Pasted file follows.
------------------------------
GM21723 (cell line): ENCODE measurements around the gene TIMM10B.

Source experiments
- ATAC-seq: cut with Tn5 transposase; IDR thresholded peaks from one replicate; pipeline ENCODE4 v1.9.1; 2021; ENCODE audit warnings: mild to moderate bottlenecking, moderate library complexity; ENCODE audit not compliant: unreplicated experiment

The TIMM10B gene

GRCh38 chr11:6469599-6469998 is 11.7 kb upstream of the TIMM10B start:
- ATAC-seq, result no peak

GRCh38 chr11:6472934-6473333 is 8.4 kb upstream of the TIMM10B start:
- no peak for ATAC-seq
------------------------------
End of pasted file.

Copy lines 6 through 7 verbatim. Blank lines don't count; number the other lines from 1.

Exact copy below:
- ATAC-seq, result no peak

GRCh38 chr11:6472934-6473333 is 8.4 kb upstream of the TIMM10B start: